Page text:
Why I deleted my Facebook account (and tightened my privacy)

“Are you on Facebook?”, the first thing I hear every time I meet someone for the first time. If not the first thing, they will surely ask this sometime or the other. “Do I need a Facebook account? Is that compulsory?”

That’s my reply. In today’s world, almost everyone has a Facebook account. Out of the 7 billion people that live on planet Earth, 1.3 billion people are on Facebook (I don’t know about other planets. Maybe they use FB too!).

I deleted my FB account on July 3 and decided never to come back.

I admit that it is a great site. Well designed and ideal for social networking and communications. But wait, there is one thing that most people didn’t use to consider but now do, and that is privacy.

Privacy is one’s right and it needn’t be asked for.

Today’s generation needs privacy. You would not like being tracked each time you visit any website. That’s exactly what Facebook does. Every time you anything on Facebook (or on the internet), Facebook is there knowing where you are.

You would have visited many other websites that provide a Facebook like or share button on their websites for you to like them or follow them. If you are logged in to Facebook, it will track the websites you visit and learn more and more about your interests and likings. I think it already has ALL the personal data of all its users.

And I don’t like being tracked.

“So, do I care?”, you ask. You probably don’t bother about any ads that are shown on Facebook when you log in (or you do? Who knows?). Those ads are personalized according to the data they have collected about you so that they can attract your attention. I have heard that the same thing is done by Google.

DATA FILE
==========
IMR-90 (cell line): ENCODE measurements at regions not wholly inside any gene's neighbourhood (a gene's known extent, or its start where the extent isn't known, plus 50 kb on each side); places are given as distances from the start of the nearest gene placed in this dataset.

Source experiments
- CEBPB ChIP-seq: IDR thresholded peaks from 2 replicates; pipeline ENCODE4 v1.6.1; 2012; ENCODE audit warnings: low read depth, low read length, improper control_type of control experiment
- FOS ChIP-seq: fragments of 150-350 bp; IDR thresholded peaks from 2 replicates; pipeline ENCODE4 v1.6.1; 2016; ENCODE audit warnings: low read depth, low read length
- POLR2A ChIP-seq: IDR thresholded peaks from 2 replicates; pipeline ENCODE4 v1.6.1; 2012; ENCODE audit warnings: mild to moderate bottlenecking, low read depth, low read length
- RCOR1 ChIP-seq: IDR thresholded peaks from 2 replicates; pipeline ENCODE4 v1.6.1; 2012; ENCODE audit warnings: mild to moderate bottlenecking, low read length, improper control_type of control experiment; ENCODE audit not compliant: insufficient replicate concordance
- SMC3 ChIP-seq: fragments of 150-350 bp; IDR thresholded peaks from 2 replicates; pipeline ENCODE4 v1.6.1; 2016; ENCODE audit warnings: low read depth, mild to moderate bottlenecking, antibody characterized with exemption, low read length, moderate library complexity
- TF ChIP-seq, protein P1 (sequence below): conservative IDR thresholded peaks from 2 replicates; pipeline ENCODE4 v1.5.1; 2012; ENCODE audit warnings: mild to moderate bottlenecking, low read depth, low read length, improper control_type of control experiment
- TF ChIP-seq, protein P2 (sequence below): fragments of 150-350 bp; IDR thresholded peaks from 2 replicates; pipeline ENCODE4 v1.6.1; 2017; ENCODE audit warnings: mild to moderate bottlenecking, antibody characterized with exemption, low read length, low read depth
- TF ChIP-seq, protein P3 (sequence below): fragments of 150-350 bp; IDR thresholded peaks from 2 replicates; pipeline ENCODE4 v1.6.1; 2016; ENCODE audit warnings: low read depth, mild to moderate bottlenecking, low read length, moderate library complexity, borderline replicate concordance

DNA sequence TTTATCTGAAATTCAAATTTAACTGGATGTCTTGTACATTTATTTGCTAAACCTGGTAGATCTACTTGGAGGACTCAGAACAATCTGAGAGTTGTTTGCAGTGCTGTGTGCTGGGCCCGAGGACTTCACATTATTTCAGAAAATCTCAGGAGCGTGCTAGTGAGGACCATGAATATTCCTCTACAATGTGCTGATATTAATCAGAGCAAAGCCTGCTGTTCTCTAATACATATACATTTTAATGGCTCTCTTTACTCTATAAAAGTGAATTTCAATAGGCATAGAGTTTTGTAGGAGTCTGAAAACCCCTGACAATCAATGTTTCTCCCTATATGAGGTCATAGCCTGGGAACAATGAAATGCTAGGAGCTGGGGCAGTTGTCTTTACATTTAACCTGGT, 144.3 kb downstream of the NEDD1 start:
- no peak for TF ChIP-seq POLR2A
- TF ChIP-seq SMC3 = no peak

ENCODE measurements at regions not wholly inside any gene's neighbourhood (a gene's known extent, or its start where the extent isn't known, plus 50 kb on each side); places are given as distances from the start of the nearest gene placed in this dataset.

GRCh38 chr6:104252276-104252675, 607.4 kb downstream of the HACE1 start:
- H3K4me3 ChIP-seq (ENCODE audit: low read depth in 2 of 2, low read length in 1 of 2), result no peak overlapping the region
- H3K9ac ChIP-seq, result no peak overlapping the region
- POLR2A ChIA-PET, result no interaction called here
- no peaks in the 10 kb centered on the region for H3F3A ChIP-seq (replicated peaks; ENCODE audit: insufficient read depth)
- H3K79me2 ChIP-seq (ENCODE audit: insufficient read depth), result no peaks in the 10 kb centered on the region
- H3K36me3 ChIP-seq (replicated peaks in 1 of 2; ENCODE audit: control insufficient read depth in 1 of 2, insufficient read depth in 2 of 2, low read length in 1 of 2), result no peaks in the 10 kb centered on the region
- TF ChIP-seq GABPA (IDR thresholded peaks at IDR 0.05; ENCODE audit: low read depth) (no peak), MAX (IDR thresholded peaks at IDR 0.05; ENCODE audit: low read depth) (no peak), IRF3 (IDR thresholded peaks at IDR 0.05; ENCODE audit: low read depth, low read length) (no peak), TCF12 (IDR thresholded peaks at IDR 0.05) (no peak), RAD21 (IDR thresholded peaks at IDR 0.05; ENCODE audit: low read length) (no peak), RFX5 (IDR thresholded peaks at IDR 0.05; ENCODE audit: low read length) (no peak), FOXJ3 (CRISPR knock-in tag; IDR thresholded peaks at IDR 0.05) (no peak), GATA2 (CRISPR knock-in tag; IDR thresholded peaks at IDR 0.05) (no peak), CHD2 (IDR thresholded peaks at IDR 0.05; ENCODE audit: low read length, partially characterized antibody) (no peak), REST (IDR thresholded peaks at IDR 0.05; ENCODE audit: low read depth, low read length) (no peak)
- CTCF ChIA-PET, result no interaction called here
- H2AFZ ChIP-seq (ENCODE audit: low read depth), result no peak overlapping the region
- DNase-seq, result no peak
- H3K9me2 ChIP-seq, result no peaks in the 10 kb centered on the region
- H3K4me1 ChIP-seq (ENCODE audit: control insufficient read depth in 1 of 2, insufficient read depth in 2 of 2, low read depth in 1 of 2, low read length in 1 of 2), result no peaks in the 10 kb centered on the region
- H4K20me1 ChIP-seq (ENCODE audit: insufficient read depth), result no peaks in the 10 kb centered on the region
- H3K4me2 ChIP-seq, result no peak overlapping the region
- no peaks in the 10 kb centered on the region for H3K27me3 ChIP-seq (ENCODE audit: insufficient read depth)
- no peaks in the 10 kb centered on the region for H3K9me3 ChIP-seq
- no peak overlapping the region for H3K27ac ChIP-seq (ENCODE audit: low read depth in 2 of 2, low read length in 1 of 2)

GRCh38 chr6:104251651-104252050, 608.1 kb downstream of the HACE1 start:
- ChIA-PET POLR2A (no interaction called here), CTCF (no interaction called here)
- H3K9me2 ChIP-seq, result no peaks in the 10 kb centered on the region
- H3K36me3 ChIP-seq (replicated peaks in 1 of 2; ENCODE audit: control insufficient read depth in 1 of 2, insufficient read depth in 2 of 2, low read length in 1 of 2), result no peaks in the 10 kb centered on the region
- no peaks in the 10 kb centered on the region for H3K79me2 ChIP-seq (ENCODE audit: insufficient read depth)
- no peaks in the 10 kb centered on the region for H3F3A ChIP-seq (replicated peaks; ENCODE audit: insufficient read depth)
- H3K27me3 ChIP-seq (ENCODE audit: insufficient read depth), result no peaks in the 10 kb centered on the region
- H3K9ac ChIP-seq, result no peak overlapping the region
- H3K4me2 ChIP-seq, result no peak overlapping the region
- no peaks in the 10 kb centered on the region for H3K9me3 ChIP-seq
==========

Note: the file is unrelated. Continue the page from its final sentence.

Meeting your friends in person is more satisfying than meeting them virtually.

Facebook is a communication network and it should be a communication network, not a network of trackers or stalkers. Hackers know that people post most of their personal information on Facebook and hacking their account is the best way to obtain their information. Stolen personal information could be used for illegal purposes.

By now you all would have read the Facebook Experiment “Emotional Contagion” in the news. It was all about manipulating the users’ emotions by altering what posts are shown on your news feed. The experiment altered the news feed of millions of users without notice. Their emotions were being played with. Showing positive posts generated positive responses from the user over time whereas showing negative posts impacted the users’ in the negative direction i.e. more negative thoughts or statuses. Due to the experiment many users have left Facebook (including me). This experiment was so horrendous that I would suggest you to leave Facebook and avoid yourself to be used like lab rats in its further experiments.

Even search engines track you and give you personalized results. So I even changed my default search engine. Now I use DuckDuckGo – a search engine that doesn’t track you. It is quite good and is gaining ground in the search engine wars.

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